PSYCHOLOGIST’S DESK

All good architects have a chair or two in them, or so they say. And when you – consider that chairs were key to the classic ‘total’ designs of such masters as Charles Rennie Mackintosh, Le Corbusier and Frank Lloyd Wright, you can understand why.

All good architects have a chair or two in them, or so they say. And when you

consider that chairs were key to the classic ‘total’ designs of such masters as Charles Rennie Mackintosh, Le Corbusier and Frank Lloyd Wright, you can understand why. But for East London duo Nick

Callicott and Bob Sheil, the repertoire runs to tables too.

Trading under the ambitious flag of Sixteen Makers, Callicott and Sheil have produced quirky one-off commissions since their days at the Bartlett School of Architecture. This intriguing little number was designed for a psychologist, who came to them via their one-time tutor and collaborator Neil Spiller, of architectural firm Spiller Farmer.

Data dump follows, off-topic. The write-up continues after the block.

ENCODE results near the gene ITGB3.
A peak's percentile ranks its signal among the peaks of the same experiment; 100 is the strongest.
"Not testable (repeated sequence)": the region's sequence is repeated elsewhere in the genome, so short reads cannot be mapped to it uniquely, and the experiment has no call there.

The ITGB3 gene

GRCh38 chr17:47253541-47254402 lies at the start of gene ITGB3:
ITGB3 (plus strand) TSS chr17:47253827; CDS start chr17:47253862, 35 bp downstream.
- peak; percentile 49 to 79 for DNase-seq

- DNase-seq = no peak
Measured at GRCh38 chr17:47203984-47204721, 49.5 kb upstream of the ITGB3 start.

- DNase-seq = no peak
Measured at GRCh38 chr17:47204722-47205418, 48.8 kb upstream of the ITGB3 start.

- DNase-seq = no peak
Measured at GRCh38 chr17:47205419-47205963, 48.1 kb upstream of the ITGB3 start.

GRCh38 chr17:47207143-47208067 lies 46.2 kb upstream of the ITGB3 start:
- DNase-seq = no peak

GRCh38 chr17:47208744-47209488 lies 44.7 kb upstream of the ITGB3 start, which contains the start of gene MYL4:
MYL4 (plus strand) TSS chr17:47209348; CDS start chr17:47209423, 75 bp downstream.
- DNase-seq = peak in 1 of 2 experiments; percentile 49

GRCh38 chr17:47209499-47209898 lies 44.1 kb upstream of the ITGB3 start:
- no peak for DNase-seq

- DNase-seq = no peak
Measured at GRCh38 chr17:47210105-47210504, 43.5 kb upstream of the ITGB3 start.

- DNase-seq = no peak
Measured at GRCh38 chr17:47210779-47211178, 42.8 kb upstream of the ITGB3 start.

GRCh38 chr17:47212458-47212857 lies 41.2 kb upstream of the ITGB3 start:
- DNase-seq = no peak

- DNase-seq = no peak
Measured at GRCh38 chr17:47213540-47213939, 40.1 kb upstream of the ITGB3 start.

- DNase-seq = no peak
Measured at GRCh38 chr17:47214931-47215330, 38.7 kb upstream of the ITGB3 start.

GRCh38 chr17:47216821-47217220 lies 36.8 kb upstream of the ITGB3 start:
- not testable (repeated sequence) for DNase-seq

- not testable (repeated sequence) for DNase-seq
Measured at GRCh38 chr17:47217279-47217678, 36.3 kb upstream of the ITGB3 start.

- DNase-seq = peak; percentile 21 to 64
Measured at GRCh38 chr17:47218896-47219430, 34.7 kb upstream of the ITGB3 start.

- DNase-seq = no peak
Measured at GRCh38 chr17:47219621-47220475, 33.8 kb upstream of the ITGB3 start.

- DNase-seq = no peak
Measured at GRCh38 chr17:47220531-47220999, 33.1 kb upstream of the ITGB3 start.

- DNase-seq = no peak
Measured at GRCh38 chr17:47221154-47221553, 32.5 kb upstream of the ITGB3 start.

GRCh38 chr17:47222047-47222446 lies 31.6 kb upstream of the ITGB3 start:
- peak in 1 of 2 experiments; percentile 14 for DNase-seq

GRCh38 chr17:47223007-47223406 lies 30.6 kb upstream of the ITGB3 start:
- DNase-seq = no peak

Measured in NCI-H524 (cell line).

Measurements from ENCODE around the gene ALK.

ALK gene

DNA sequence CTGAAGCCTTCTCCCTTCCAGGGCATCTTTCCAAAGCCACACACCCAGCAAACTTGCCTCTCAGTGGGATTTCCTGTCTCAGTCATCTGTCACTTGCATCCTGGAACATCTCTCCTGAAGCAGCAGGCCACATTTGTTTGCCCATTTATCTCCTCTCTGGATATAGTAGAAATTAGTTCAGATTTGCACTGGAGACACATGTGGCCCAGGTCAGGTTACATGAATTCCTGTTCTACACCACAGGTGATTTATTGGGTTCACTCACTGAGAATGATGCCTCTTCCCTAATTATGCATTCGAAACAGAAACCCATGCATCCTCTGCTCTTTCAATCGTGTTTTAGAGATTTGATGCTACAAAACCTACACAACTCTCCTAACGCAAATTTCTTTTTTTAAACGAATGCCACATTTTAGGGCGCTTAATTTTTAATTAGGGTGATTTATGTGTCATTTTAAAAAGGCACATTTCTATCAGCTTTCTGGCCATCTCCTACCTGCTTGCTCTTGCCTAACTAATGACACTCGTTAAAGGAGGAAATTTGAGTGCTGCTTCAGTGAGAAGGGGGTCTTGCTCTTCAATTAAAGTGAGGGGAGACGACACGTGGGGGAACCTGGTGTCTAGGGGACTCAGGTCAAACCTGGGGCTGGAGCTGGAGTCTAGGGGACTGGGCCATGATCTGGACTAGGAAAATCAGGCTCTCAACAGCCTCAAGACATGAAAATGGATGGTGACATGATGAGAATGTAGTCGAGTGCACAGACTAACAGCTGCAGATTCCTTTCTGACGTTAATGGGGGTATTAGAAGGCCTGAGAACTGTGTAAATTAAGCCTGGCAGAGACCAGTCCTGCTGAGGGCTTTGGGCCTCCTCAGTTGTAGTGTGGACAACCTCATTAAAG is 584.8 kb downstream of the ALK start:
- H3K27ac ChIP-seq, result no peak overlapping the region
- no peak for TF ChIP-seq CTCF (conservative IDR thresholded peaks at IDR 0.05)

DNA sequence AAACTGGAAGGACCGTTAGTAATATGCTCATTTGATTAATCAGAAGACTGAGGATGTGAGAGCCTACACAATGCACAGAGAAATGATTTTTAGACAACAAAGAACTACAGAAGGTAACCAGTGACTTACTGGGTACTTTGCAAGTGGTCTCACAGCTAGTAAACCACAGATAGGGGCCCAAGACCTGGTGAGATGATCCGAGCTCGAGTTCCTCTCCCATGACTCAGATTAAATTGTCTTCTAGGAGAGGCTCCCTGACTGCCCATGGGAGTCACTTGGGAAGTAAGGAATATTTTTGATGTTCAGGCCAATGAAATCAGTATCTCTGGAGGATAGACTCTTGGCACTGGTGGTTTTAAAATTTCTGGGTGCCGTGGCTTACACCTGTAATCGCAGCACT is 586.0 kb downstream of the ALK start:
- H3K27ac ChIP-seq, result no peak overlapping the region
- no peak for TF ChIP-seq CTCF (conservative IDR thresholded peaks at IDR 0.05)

Spiller came up with the idea for the glass-topped 2.5m by 800mm table, which is based on the corpus callosum, described by Spiller as ‘the tube that joins the two hemispheres of the brain together’. This contorted form has been recreated by Sixteen Makers in medium-density fibreboard, gilded with gold and silver leaf to form the base, and incorporates one element in orange Perspex. Mild steel completes the structure.

‘One of their fortes is that they can make metal sing,’ says Spiller of his protégés. By all accounts the client shares his view, but what, we wonder, do her patients think? It’s a real case of mind over matter.

Latest articles